4 Tips for Summer Trips

Summer is in full swing for most families and that often means vacations, family reunions, camping, and travel. While this can be an exciting time of planning and anticipation, hitting the road also likely includes stress, frustration and the need for patience and flexibility. "Dr. Dave" Schramm from USU Extension brought us four tips to help you and your family make the most of your time together traveling this summer.

• Include children throughout the travel process. Depending on their age, it can be helpful to include your children in your journey - from planning stages and looking at your destination online, to what to wear, and even where to stop along the way. Including children in the process can build excitement and anticipation and can help them feel included, needed, and respected.

• Be creative and take tech-free breaks. If you have a long drive coming up, plan ahead and let your children know what to expect when you pull out of the driveway. Try setting a timer for snacks& dash;when it goes off they get a special treat, or even buy a few surprises. It keeps them anticipating the next snack or prize with less whining and constant asking. There are numerous fun games you can play together as a family while traveling, or try listening to a book together. While technology such as movies, games, and social media can help pass the time, it is important for their brains and eyes (and yours!) to take regular breaks.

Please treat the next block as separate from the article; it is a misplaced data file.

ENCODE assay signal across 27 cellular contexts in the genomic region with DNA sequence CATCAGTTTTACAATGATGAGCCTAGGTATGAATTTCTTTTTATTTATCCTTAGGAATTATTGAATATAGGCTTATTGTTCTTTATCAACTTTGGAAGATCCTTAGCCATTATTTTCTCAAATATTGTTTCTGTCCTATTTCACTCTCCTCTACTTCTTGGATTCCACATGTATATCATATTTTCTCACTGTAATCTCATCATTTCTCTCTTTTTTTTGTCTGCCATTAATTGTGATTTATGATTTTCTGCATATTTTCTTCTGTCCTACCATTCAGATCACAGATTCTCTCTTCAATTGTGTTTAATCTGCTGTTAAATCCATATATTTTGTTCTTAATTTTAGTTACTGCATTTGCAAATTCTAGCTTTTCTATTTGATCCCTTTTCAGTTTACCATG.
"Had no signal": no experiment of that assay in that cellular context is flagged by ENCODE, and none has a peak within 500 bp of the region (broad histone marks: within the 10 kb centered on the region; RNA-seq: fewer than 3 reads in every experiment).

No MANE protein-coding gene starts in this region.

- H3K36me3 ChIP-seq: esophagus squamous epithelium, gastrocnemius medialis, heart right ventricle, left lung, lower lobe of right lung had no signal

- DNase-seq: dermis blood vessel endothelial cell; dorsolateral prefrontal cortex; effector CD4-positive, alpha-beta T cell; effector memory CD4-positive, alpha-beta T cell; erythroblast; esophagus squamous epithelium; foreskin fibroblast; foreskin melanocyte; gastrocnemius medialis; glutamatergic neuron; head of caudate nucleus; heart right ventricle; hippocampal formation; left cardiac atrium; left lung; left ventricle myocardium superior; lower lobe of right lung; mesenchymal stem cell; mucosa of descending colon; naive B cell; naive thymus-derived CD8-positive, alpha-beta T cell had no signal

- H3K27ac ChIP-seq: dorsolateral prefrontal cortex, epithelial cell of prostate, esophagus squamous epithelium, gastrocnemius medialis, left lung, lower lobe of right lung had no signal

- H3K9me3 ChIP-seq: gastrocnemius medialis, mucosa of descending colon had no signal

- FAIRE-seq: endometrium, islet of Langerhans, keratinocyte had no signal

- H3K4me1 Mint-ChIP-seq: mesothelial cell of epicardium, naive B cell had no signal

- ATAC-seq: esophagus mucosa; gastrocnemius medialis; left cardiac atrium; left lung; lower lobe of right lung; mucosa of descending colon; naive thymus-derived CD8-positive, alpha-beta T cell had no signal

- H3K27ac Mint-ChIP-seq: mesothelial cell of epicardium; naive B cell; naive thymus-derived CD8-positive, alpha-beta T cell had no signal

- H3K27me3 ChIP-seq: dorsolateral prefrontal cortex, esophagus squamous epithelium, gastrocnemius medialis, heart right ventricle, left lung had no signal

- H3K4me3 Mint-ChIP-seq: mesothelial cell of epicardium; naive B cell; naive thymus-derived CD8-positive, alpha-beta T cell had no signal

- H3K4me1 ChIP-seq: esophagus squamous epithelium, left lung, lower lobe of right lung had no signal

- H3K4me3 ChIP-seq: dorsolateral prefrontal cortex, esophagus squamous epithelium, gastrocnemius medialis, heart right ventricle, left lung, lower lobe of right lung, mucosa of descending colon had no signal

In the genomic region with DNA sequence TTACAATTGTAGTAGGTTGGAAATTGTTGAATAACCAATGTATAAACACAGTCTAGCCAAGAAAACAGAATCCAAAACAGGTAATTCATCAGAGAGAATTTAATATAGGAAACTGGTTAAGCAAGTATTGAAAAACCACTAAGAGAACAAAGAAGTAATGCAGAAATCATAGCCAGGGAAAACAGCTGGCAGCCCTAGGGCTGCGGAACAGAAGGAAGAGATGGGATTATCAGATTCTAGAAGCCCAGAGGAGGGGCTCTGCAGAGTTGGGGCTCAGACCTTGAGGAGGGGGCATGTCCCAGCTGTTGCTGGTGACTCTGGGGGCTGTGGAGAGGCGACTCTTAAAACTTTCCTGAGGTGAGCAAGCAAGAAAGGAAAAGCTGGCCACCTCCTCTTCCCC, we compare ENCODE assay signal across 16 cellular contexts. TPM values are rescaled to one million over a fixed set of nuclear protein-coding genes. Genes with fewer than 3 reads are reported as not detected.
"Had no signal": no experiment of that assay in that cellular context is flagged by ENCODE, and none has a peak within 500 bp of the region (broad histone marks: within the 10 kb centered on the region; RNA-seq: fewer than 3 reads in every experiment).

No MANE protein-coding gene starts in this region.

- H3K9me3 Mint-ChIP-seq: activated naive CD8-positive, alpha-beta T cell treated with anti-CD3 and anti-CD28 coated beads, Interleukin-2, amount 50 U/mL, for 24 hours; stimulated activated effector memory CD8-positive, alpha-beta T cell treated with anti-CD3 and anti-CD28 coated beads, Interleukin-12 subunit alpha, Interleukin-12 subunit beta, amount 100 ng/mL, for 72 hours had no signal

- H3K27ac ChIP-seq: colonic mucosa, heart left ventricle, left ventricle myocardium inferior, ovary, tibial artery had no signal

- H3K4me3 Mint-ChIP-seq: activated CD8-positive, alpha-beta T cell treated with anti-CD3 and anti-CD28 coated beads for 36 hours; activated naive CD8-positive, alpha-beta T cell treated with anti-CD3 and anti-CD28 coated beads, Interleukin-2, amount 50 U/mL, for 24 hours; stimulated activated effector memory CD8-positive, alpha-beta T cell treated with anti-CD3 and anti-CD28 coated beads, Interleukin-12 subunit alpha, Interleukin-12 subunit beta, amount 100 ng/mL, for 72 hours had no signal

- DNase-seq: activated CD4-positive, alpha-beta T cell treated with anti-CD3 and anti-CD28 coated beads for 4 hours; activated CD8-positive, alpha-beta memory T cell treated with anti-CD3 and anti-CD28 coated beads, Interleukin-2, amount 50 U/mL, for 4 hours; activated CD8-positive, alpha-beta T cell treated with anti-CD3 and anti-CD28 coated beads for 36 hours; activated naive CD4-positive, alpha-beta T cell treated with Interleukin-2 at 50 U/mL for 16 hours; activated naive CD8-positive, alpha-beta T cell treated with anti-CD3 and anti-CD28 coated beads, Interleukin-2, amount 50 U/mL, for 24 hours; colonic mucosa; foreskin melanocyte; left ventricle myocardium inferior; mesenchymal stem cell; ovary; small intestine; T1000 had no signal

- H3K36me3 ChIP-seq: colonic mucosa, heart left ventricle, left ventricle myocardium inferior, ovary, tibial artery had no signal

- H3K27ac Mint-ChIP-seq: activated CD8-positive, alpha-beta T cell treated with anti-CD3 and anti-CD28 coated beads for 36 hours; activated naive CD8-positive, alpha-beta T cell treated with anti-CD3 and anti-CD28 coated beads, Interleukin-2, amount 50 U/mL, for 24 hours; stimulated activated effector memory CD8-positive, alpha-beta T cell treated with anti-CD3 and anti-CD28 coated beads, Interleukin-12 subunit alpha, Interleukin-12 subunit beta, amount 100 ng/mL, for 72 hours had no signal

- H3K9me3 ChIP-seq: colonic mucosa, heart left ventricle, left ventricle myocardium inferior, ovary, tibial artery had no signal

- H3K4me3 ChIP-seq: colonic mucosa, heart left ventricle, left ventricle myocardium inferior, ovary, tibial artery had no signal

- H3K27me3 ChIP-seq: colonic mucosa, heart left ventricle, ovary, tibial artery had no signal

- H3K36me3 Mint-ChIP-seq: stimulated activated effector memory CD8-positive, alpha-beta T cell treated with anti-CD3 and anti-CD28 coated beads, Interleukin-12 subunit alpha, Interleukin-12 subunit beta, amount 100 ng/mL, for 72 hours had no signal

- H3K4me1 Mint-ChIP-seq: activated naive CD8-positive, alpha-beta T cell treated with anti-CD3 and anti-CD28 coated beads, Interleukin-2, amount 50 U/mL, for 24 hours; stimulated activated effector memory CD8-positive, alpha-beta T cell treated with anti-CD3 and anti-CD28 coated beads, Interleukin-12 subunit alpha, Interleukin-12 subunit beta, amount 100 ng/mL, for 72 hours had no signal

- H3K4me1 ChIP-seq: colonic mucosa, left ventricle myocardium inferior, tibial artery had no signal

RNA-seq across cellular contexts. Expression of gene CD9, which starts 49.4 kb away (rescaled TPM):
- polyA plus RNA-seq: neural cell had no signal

• Be flexible and adjust your expectations. Let`s face it. Even the most well thought-out trips will have some bumps along the way. Whether it is not sleeping well, flight delays, long lines, sunburns, sickness, traffic, poor weather, vehicle problems, cancellations, or cranky kids; expect the unexpected. Stay positive and be flexible with your plans. When surprises pop up, stay calm and collected, turn to Plan B, and show your kiddos how to manage things positively when things do not go as planned in life.

• You own your attitude. Ultimately, we get to decide how we will respond to both the good times and the frustrations. Traveling frequently means changes in schedules and routines and trips can bring out the crankiness in both children and parents. Choose to be grateful, kind, positive and keep your sense of humor. Vacations can be times where wonderful memories are made and even the detours and diversions can make for funny stories for years to come. Set an example throughout the trip and remember that people are more important than problems.

Find more from Dr. Dave at relationships.usu.edu.

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